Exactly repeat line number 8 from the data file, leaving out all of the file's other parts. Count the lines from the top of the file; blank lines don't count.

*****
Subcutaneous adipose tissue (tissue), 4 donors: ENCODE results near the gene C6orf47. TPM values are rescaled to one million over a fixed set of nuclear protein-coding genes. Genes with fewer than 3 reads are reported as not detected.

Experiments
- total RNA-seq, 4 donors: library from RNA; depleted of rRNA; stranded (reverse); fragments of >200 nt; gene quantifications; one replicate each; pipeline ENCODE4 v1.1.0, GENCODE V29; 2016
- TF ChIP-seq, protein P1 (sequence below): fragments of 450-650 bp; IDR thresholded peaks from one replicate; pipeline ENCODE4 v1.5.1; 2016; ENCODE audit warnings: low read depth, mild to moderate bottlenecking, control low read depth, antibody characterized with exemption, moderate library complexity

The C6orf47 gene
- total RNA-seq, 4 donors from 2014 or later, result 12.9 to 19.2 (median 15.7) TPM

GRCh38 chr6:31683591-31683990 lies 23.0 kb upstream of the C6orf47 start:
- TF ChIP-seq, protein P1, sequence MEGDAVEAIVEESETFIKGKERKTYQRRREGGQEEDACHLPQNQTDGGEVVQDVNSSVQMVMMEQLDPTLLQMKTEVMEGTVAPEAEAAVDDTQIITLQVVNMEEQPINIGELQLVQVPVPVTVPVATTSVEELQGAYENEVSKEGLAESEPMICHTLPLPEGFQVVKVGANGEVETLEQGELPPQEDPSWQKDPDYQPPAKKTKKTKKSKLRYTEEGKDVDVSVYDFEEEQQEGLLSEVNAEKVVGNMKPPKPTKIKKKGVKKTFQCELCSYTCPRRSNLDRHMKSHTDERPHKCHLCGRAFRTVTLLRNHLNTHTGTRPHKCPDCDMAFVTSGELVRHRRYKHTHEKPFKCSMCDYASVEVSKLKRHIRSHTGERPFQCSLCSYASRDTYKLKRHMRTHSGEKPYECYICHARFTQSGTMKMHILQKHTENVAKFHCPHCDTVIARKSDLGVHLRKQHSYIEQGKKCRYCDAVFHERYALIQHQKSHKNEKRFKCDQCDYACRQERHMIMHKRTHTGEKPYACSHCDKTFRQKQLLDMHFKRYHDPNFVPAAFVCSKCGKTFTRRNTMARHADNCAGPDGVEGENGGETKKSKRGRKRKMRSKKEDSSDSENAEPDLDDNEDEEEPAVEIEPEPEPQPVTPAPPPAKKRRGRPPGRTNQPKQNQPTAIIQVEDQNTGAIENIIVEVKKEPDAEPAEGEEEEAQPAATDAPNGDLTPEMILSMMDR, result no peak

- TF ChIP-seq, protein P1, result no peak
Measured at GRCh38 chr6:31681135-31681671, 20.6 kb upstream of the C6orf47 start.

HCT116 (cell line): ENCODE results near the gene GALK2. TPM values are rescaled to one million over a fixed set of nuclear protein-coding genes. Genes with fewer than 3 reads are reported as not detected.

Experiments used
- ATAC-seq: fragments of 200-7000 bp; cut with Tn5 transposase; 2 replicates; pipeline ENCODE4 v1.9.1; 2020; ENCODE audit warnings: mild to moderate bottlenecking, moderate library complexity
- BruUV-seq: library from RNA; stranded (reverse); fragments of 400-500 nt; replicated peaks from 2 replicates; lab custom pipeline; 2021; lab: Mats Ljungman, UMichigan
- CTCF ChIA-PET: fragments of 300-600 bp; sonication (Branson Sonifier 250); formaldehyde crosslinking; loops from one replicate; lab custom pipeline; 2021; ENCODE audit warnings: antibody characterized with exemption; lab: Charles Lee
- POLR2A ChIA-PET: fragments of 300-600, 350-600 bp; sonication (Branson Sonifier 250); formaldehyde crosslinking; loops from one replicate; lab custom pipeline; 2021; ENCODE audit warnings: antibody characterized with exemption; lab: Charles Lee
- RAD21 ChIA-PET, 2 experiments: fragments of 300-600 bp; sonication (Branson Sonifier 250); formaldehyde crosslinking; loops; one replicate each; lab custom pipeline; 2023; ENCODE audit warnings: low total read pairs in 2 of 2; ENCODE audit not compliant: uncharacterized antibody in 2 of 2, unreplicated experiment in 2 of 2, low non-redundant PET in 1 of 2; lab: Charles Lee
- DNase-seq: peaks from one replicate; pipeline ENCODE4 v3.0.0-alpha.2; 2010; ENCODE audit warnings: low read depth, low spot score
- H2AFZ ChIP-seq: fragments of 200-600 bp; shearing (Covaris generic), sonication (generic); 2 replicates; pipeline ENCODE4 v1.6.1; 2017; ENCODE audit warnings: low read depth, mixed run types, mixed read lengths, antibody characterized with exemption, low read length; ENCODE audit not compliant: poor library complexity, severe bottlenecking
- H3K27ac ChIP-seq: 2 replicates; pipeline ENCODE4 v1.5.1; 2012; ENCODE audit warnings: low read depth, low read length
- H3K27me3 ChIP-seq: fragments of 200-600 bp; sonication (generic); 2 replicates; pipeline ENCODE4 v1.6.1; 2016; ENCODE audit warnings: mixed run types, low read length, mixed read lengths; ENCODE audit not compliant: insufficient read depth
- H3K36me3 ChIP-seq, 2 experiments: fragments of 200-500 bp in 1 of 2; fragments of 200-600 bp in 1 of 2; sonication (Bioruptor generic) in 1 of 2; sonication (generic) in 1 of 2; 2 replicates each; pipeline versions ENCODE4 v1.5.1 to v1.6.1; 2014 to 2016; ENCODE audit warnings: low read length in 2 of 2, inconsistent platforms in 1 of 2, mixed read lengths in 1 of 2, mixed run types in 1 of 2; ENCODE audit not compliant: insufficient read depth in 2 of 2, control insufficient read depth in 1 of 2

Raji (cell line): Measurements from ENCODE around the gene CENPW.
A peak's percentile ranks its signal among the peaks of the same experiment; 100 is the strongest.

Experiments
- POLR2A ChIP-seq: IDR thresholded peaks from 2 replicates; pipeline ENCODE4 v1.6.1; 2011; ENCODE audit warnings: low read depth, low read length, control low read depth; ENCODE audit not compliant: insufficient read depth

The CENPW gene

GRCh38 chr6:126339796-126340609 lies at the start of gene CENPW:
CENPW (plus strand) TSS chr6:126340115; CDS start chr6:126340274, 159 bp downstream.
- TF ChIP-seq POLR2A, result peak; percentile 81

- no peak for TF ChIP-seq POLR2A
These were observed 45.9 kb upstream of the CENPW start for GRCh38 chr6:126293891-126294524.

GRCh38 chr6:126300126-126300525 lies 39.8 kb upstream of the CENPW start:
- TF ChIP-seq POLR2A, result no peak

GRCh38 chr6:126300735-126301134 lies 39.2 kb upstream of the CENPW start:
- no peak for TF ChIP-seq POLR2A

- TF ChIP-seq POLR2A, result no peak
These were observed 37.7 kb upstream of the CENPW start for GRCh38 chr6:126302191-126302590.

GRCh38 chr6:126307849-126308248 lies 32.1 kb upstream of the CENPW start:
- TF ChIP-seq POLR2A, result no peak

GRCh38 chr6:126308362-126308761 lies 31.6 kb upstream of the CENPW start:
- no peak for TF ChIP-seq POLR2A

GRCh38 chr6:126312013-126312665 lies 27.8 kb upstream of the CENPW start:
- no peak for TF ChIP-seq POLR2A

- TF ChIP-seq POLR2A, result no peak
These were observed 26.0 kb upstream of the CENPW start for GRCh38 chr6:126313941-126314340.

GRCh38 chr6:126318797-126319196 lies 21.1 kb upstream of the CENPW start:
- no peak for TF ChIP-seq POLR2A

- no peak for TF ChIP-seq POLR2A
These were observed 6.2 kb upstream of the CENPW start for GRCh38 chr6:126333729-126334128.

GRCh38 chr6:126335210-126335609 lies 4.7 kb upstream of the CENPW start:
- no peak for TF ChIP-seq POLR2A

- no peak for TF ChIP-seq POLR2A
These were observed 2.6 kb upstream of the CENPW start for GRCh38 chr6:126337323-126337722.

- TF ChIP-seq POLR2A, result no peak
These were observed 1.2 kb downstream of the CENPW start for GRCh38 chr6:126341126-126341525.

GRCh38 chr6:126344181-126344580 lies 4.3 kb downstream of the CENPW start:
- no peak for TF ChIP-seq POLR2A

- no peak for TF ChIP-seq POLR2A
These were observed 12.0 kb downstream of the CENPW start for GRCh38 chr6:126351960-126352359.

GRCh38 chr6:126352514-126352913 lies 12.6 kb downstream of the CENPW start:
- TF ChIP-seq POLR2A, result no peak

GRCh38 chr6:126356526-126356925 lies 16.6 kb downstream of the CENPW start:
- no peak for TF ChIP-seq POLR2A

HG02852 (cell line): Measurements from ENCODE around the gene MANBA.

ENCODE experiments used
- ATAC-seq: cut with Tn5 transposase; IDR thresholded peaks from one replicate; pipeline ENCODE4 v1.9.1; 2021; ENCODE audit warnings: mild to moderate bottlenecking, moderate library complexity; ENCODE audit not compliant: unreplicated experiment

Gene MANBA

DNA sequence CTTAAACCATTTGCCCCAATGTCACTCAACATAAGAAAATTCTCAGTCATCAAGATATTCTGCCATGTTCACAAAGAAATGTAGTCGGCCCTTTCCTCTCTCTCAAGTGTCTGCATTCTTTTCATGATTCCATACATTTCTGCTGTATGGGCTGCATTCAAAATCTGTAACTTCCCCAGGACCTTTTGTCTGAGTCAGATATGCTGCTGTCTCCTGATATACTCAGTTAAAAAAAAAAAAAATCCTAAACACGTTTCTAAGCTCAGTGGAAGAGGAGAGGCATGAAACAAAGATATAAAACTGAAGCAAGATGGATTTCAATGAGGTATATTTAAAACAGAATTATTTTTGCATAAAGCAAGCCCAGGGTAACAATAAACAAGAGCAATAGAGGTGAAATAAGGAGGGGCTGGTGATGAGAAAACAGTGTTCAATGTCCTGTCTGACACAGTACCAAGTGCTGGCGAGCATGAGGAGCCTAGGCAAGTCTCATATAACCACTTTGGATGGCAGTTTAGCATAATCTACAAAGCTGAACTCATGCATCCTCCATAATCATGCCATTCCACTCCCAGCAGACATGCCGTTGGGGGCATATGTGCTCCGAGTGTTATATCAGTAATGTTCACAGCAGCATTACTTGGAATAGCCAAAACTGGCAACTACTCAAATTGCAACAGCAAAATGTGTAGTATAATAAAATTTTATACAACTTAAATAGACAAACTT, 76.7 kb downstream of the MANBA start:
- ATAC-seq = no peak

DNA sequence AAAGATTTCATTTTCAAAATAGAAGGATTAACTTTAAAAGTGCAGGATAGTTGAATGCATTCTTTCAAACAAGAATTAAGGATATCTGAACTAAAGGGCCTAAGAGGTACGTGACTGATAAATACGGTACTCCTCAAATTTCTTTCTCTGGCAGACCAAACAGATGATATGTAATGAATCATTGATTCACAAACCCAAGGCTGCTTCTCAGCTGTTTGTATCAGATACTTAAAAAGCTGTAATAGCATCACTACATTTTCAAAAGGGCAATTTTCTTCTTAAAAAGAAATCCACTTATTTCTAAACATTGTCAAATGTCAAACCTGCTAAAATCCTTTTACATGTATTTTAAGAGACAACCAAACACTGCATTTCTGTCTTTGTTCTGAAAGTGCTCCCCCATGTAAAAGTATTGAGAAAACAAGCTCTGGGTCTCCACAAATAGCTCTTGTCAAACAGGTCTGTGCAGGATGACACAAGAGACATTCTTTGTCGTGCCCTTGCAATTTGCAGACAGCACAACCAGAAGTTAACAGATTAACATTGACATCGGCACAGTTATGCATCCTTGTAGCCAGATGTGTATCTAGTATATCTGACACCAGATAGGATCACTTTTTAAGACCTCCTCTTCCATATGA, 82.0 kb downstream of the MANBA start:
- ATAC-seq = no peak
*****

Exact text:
- TF ChIP-seq, protein P1, sequence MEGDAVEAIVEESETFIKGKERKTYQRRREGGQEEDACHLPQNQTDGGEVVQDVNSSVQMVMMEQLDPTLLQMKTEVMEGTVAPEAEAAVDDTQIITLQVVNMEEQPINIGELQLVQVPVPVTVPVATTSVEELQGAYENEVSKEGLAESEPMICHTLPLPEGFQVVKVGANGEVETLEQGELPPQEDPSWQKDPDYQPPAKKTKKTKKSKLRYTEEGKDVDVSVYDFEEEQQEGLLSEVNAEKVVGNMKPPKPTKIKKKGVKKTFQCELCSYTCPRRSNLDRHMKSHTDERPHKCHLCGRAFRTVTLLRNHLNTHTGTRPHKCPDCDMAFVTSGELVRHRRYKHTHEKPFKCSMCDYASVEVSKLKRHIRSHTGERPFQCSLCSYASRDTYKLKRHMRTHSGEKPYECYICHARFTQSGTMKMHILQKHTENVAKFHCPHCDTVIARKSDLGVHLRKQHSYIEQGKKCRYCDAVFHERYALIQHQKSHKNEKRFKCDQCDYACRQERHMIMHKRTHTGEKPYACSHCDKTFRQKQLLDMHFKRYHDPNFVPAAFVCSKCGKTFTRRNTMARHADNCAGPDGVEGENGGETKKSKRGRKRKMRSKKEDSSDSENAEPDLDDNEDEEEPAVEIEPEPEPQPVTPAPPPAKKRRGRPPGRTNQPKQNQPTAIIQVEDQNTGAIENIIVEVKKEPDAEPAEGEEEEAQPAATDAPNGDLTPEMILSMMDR, result no peak